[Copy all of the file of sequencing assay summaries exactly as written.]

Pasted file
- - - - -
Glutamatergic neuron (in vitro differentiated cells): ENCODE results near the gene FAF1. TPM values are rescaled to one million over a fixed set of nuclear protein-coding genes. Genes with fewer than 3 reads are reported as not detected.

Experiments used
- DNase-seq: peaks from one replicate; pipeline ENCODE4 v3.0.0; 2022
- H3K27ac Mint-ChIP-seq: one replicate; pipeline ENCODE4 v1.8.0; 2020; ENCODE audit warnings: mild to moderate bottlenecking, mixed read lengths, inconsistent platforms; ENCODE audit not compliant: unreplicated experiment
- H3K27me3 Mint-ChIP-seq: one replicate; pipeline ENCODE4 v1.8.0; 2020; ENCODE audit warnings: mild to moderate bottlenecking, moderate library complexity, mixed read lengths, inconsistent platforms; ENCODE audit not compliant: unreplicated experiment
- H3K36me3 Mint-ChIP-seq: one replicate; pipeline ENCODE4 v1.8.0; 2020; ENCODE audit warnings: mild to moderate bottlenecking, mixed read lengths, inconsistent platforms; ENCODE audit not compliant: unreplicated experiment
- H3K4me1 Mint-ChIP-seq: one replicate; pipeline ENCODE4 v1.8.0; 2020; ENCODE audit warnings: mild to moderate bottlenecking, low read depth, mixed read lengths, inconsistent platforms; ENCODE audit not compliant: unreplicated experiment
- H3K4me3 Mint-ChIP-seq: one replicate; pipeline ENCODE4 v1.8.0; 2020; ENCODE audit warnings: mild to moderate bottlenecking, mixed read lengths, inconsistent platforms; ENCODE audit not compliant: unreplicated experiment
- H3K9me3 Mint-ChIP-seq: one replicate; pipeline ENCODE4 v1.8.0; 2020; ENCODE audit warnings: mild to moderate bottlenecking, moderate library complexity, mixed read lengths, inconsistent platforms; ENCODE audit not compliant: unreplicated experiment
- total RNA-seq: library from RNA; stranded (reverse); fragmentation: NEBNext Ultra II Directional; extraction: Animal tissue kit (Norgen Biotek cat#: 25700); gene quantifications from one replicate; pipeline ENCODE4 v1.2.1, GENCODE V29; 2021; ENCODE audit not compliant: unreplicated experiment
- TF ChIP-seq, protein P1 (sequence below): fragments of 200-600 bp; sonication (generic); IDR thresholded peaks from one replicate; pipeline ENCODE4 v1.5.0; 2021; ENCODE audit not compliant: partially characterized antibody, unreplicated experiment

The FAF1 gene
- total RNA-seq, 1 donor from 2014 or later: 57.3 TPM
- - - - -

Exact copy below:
Glutamatergic neuron (in vitro differentiated cells): ENCODE results near the gene FAF1. TPM values are rescaled to one million over a fixed set of nuclear protein-coding genes. Genes with fewer than 3 reads are reported as not detected.

Experiments used
- DNase-seq: peaks from one replicate; pipeline ENCODE4 v3.0.0; 2022
- H3K27ac Mint-ChIP-seq: one replicate; pipeline ENCODE4 v1.8.0; 2020; ENCODE audit warnings: mild to moderate bottlenecking, mixed read lengths, inconsistent platforms; ENCODE audit not compliant: unreplicated experiment
- H3K27me3 Mint-ChIP-seq: one replicate; pipeline ENCODE4 v1.8.0; 2020; ENCODE audit warnings: mild to moderate bottlenecking, moderate library complexity, mixed read lengths, inconsistent platforms; ENCODE audit not compliant: unreplicated experiment
- H3K36me3 Mint-ChIP-seq: one replicate; pipeline ENCODE4 v1.8.0; 2020; ENCODE audit warnings: mild to moderate bottlenecking, mixed read lengths, inconsistent platforms; ENCODE audit not compliant: unreplicated experiment
- H3K4me1 Mint-ChIP-seq: one replicate; pipeline ENCODE4 v1.8.0; 2020; ENCODE audit warnings: mild to moderate bottlenecking, low read depth, mixed read lengths, inconsistent platforms; ENCODE audit not compliant: unreplicated experiment
- H3K4me3 Mint-ChIP-seq: one replicate; pipeline ENCODE4 v1.8.0; 2020; ENCODE audit warnings: mild to moderate bottlenecking, mixed read lengths, inconsistent platforms; ENCODE audit not compliant: unreplicated experiment
- H3K9me3 Mint-ChIP-seq: one replicate; pipeline ENCODE4 v1.8.0; 2020; ENCODE audit warnings: mild to moderate bottlenecking, moderate library complexity, mixed read lengths, inconsistent platforms; ENCODE audit not compliant: unreplicated experiment
- total RNA-seq: library from RNA; stranded (reverse); fragmentation: NEBNext Ultra II Directional; extraction: Animal tissue kit (Norgen Biotek cat#: 25700); gene quantifications from one replicate; pipeline ENCODE4 v1.2.1, GENCODE V29; 2021; ENCODE audit not compliant: unreplicated experiment
- TF ChIP-seq, protein P1 (sequence below): fragments of 200-600 bp; sonication (generic); IDR thresholded peaks from one replicate; pipeline ENCODE4 v1.5.0; 2021; ENCODE audit not compliant: partially characterized antibody, unreplicated experiment

The FAF1 gene
- total RNA-seq, 1 donor from 2014 or later: 57.3 TPM